Bial’s Test- Definition, Principle, Procedure, Result, Uses

Interesting Science Videos

Bial’s Test Definition

Bial’s test is a chemical test performed to detect the presence of pentoses and pentosans (derivatives of pentoses). A derivation of this test termed the Bial’s Orchintest is performed to detect the presence of RNA in solutions.

Objectives of Bial’s Test

  • To detect the presence of carbohydrates.
  • To distinguish the pentoses and pentosans from other derivatives of carbohydrates like the hexoses.

Principle of Bial’s Test

This test is based on the principle that under hydrolysis pentosans are hydrolyzed into pentoses. Further, pentoses are dehydrated to yield furfural, which in turn condense with orcinol to form a blue-green precipitate. In the presence of hexoses, hydroxyfurfural is formed instead of furfural which upon condensation with orcinol forms a muddy brown colored precipitate. The intensity of the precipitation is directly proportional to the concentration of the pentoses in the sample. The intensity of the color developed depends on the concentration of HCl, ferric chloride, orcinol, and the duration of boiling. The concentration of the sugars is determined by measuring the absorbance of 620 nm wavelength in a spectrophotometer or in a red filter colorimeter.


Reaction of Bial's Test

Image Source: Harper College.


A. Materials required


  • UV Spectrophotometer
  • Vortex mixer
  • Mantle heater/Water Bath.


  • Bial’s Reagent
  • Ribose sugar
  • Other carbohydrates if desired
  • Sample

Glasswares and other equipment:

  • Test tubes, Test tube stand, Pipettes, Beaker, Ice Test tube caps, Tissue paper, Wash bottle.

B. Reagents

  • Bial’s Reagent: 300 mg of orcinol is dissolved in 5 ml ethanol. Add 3.5 ml of this mixture to 100ml of 0.1% solution of FeCL3.6H2O. The reagent thus formed is to be stored in a dark bottle and used within a couple of hours.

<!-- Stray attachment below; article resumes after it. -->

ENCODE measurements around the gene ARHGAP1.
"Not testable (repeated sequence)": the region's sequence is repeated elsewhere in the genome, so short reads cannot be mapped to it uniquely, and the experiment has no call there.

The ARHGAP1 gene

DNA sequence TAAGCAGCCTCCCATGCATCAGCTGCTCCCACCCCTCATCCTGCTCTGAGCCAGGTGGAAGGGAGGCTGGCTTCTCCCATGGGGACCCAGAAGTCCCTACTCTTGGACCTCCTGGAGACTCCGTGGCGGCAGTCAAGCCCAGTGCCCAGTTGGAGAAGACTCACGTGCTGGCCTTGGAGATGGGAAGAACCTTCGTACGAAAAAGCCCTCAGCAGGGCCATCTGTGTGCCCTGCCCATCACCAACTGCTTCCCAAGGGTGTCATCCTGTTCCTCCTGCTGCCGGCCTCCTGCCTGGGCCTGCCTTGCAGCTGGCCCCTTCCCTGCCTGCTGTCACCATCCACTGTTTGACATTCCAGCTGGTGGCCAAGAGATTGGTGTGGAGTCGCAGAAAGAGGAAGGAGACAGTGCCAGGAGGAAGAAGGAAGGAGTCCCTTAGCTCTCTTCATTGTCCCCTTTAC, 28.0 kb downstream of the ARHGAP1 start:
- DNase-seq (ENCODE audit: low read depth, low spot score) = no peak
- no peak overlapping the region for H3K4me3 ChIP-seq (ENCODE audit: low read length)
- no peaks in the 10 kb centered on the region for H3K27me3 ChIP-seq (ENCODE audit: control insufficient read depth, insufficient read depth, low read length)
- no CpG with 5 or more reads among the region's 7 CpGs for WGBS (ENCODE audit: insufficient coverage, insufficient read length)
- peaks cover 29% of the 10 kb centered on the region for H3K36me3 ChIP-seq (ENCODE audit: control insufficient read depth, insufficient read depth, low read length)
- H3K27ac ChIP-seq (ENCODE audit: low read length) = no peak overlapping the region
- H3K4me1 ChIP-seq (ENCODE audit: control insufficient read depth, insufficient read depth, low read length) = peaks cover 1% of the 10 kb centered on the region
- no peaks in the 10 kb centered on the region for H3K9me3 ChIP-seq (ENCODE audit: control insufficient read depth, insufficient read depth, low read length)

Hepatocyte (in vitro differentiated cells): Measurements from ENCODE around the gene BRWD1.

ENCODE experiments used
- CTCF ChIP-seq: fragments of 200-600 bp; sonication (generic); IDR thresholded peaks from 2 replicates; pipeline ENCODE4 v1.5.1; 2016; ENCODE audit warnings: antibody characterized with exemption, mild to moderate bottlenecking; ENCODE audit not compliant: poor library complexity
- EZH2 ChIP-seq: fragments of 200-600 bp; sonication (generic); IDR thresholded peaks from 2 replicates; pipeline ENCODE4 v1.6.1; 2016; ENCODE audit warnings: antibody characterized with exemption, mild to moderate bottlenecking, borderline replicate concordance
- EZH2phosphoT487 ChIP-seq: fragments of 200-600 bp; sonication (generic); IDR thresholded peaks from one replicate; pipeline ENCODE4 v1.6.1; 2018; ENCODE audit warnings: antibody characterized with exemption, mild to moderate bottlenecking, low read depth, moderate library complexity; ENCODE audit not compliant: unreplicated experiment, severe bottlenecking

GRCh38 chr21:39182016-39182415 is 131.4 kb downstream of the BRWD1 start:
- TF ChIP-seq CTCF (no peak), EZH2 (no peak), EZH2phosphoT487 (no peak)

• Ribose stock solution: 200µg ribose per mL distilled water stock solution of ribose is to be prepared from the stocked solution. Note: Other carbohydrates of the same concentration can be used as samples if desired. If RNA is used, 300 µg/ml of RNA stock solution is added to Tris-EDTA buffer.

Procedure of Bial’s Test

  1. Pipette out different volumes (50 µl, 100 µl, and so on) of ribose solution from the supplied stock solution (200µg /ml) into a series of test tubes and make up the volume to 1 mL with distilled water.
  2. Take a tube labeled as one as blank containing 1ml of just distilled water and the rest of the tubes labeled 2 to 9 for construction of a standard curve. Tubes 10-15 are for the unknown samples.
  3. Add 5 ml of the bial’s reagent to each tube and mix well by vortexing.
  4. Cool the tubes.
  5. Cover the tubes with caps on top and incubate at 90°C for 17 minutes or boiling water bath for 10 minutes.
  6. Cool the tubes to room temperature and measure the optical density of the solutions at 620 nm against a blank.
  7. Prepare a standard curve of absorbance against ribose concentration.
  8. Determine the amount of ribose in the unknown sample by plotting a standard curve of A620 on the Y-axis and concentration of Ribose on the X-axis.

Result and Interpretation of Bial’s Test

Bial’s Test

Image Source: Harper College.

  • The presence of a blue-green complex indicates the presence of pentoses in the sample.
  • Using the graph, the concentration of ribose sugar in the sample can be determined. A similar interpretation can be made for RNA detection as well.

Uses of Bial’s Test

  • This test is used to detect the presence of pentose and pentosans in different samples.
  • This test can additionally be used for the quantification of RNA in a sample.

Limitations of Bial’s Test

  • On prolonged heating, glucoronates might also give a blue-green colored precipitate which might result in false-positive results.
  • The color produced might be different with different sugars, and the concentration might not be proportional to the intensity at higher levels.

References and Sources

  • Tiwari A. (2015). Practical Biochemistry. LAP Lambert Academic Publishing.
  • 3% –
  • 2% –
  • 1% –
  • 1% –
  • 1% –
  • 1% –
  • <1% –

About Author

Photo of author

Anupama Sapkota

Anupama Sapkota has a bachelor’s degree (B.Sc.) in Microbiology from St. Xavier's College, Kathmandu, Nepal. She is particularly interested in studies regarding antibiotic resistance with a focus on drug discovery.

Leave a Comment

This site uses Akismet to reduce spam. Learn how your comment data is processed.